Lands identified by the State as important agricultural lands needed to fulfill the purposes above shall not be reclassified by the State or rezoned by its political subdivisions without meeting the standards and criteria established by the legislature and approved by a two-thirds vote of the body responsible for the reclassification or rezoning action.

Appellants also argue that the reclassification violated Act 183, codified at Hawai'i Revised Statutes (" HRS" ) § § 205-41 through-52 (Supp. 2005), and also known as Part III of HRS chapter 205 (" Part III" ). Part III implements Article XI, Section 3's mandate and governs land use on important agricultural lands (" IALs" ). Appellants contend that the LUC should not reclassify lands that the City and County of Honolulu could potentially designate as IALs in the future, pursuant to HRS § 205-47 (Supp. 2005).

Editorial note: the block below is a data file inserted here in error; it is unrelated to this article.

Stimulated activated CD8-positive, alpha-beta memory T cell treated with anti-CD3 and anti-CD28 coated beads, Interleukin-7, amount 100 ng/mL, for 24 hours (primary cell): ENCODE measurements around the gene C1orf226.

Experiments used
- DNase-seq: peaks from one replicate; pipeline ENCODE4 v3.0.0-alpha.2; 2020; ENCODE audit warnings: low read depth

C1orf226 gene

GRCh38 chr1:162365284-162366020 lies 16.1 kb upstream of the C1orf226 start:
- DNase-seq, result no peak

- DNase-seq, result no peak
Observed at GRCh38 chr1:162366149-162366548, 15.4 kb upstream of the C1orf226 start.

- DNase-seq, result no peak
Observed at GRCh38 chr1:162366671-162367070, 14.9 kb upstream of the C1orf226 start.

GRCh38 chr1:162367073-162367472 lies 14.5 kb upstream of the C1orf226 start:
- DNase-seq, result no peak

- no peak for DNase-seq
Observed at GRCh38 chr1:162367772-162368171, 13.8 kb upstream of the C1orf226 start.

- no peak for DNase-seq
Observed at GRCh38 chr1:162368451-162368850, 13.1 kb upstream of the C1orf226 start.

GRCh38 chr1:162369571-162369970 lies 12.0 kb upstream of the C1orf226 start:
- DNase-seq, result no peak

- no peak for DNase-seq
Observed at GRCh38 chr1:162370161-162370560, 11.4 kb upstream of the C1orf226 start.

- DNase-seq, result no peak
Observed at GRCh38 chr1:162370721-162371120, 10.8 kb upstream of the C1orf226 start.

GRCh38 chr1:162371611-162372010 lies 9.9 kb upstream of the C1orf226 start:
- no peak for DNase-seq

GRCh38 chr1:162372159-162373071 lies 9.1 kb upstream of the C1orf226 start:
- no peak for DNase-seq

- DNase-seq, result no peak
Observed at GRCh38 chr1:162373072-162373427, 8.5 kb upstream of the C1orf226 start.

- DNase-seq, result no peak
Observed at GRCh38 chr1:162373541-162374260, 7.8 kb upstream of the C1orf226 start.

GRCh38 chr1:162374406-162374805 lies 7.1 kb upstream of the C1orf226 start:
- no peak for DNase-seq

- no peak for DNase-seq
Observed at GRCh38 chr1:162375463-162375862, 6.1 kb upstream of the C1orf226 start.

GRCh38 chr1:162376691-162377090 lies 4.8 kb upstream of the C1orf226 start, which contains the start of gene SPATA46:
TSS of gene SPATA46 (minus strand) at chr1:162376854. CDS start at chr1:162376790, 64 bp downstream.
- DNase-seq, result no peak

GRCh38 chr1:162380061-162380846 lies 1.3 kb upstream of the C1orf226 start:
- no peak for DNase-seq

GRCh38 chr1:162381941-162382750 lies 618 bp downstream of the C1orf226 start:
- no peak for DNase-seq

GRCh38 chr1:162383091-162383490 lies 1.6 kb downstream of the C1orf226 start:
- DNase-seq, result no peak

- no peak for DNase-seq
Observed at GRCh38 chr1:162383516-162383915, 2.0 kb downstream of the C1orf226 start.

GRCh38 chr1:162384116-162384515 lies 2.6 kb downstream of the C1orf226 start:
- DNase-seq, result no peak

Lastly, Appellants argue that the reclassification violated Hawai'i Administrative Rules (" HAR" ) § 15-15-77(a) (effective 2000-2013), which requires reclassifications to conform to the Hawai'i State Plan. They also contend that the reclassification violated HAR § 15-15-77(b)(6) (effective 2000-2013), which requires the LUC to consider whether taking land in " intensive agricultural use for two years prior to the date of a filing of a petition [for a district boundary amendment] or lands with a high capacity for intensive agricultural use" out of the agricultural district " [w]ill not substantially impair actual or potential agricultural production in the vicinity of the subject property or in the county or State; or . . . [i]s reasonably necessary for urban growth. . . ."